MRO Inventory Forecasting: A Matter of Opinion?
Is your company basing MRO inventory forecasts on extrapolated historical data? This is by far the most common demand forecasting method, but it’s not one with which your forecasts are ever likely to become more accurate.
The trouble is, historical data for MRO items tends to be inaccurate, given that consumables are prone to movement from place to place within an organisation.
For example, quantities of an item that data suggests have been consumed may actually be sitting in many personal stock caches appropriated by field engineers, factory staff, or other well-meaning members of your company’s workforce.
If you’re not using historical data, then it’s a fairly safe bet that your forecasts are qualitative, and based on the opinions of people who physically use your MRO consumables, like your field agents or plant maintenance engineers.
On Software and Segmentation
Whichever methods you employ, forecasting is a difficult aspect of MRO inventory management. Your best chances of improving accuracy lie in a breakdown of your inventory into segments, followed by the development of category-specific inventory strategies and investment in advanced demand forecasting technology.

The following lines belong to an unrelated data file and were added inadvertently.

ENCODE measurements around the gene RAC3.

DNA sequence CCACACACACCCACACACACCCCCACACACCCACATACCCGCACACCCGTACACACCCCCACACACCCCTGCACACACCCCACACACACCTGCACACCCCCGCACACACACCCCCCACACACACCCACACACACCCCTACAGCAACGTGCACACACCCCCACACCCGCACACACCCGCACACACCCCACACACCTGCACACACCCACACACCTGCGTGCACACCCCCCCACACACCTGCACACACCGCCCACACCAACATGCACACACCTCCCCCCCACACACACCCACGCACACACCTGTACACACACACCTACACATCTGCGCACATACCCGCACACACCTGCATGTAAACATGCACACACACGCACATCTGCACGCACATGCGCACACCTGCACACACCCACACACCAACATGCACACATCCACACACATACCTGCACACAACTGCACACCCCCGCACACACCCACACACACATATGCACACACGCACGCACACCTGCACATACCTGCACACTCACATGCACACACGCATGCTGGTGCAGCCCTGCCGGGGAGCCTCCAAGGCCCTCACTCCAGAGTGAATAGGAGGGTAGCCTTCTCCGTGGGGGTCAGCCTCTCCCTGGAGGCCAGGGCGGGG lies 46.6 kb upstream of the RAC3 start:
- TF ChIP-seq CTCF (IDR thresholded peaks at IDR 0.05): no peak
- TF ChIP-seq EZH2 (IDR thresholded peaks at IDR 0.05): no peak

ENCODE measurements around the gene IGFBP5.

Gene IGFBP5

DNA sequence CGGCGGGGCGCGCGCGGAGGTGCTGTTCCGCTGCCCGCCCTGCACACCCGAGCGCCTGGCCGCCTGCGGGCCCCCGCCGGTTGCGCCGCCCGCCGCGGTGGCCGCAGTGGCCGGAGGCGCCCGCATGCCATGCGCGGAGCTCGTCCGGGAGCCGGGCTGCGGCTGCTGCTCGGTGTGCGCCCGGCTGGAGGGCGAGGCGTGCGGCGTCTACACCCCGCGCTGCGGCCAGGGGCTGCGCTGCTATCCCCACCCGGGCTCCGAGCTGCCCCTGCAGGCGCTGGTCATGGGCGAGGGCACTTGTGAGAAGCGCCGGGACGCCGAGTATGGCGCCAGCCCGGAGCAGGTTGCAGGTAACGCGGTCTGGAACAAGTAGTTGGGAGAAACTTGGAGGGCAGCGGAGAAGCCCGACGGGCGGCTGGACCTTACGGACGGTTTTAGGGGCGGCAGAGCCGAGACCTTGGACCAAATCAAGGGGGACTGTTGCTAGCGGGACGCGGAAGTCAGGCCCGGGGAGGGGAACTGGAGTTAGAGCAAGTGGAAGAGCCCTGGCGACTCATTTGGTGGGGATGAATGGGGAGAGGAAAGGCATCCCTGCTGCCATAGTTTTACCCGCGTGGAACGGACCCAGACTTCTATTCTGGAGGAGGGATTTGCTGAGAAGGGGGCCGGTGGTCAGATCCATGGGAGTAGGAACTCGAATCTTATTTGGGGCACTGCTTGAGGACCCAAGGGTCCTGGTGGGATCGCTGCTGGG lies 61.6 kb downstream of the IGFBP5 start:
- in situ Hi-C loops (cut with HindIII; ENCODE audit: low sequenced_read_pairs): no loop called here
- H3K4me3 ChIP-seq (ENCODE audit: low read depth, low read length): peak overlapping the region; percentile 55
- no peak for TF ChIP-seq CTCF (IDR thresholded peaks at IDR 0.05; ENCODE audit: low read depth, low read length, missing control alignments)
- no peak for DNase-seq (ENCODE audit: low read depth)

Forecasting for each materials segment will probably need to be aided by the software tool most appropriate for the category.
For best results, software applications should be able to create forecasts based on causal factors, rather than historic data analysis. Such platforms are becoming more common and affordable as sensor and machine-learning technology improves in sophistication.
As well as helping with forecast accuracy, segmentation can also help you to deal with another chief MRO inventory challenge—purchasing.
The Challenges of MRO Inventory Purchasing
MRO inventory purchasing is typically a fragmented and complicated affair, rarely centralised and subject to strategies based more on personal points of view than any objective approach to spend-management.
To be a little more specific though, challenges include:
- Wide diversity in MRO inventory items and suppliers
- Purchases that are often reactive and unplanned
- Purchasing priorities that vary depending on who’s responsible for procurement
- Unpredictable demand for many MRO materials
- The tendency to purchase items that are rarely required (just in case)
Segmentation can help to address these challenges. By categorising MRO inventory according to specific criteria, purchasing strategies and standards can be matched to material characteristics such as:
- Movement frequency (inventory turns)
- Business/customer criticality
- Item value
- Supply availability and purchase order lead time